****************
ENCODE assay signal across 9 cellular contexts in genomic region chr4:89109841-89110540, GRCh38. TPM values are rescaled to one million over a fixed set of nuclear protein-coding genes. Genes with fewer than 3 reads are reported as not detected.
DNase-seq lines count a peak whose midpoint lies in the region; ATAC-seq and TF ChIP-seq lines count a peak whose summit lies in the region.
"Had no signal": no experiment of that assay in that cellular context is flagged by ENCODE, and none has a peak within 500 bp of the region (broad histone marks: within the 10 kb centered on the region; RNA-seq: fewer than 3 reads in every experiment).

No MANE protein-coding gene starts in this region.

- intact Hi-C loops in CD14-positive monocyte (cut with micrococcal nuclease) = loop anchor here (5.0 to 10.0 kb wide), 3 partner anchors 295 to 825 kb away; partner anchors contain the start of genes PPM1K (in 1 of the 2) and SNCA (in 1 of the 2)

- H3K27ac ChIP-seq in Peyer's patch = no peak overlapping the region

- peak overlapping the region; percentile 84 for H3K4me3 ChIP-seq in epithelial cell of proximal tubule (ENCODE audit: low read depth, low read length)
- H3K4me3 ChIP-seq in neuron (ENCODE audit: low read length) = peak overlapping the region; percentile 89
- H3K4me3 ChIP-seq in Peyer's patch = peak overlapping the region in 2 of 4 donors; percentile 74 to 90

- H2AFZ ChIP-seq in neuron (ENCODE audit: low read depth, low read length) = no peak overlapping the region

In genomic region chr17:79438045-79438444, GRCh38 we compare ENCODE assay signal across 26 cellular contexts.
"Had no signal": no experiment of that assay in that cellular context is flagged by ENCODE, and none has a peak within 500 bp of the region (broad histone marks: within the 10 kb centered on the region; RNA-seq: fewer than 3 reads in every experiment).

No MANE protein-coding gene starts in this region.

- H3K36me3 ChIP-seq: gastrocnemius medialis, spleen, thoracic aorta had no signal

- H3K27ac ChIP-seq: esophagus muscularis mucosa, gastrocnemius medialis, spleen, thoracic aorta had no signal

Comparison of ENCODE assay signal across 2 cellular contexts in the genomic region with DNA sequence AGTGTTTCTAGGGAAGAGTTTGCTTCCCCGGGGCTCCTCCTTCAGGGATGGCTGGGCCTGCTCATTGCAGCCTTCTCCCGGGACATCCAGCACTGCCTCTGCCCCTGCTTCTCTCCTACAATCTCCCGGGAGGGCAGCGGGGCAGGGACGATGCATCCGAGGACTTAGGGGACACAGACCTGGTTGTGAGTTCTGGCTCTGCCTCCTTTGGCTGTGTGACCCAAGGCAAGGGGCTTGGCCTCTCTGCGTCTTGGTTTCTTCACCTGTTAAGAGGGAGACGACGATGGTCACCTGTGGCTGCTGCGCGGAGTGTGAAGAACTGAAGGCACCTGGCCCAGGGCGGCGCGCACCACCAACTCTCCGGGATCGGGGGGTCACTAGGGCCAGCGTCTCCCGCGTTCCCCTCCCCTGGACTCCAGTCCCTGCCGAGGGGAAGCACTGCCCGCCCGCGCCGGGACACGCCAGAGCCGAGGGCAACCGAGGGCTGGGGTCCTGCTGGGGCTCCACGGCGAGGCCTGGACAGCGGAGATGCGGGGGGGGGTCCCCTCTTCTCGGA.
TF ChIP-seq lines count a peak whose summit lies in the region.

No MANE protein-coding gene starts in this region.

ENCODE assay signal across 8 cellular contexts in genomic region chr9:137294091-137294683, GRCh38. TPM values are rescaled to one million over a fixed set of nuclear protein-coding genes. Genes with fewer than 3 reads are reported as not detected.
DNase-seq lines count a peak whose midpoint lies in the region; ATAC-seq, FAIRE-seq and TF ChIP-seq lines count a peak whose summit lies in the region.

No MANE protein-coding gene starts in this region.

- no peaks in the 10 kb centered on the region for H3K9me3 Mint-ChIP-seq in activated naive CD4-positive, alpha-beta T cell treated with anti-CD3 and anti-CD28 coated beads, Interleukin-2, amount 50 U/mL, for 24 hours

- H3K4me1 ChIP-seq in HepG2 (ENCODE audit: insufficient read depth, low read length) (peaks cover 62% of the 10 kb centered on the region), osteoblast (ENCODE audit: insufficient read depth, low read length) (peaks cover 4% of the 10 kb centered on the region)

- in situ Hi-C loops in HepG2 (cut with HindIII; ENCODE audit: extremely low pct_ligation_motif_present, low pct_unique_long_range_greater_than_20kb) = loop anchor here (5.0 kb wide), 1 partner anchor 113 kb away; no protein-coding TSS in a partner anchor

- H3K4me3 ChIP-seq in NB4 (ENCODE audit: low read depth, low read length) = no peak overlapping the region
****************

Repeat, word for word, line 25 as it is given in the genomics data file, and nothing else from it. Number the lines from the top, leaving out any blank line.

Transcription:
- H3K4me3 ChIP-seq in NB4 (ENCODE audit: low read depth, low read length) = no peak overlapping the region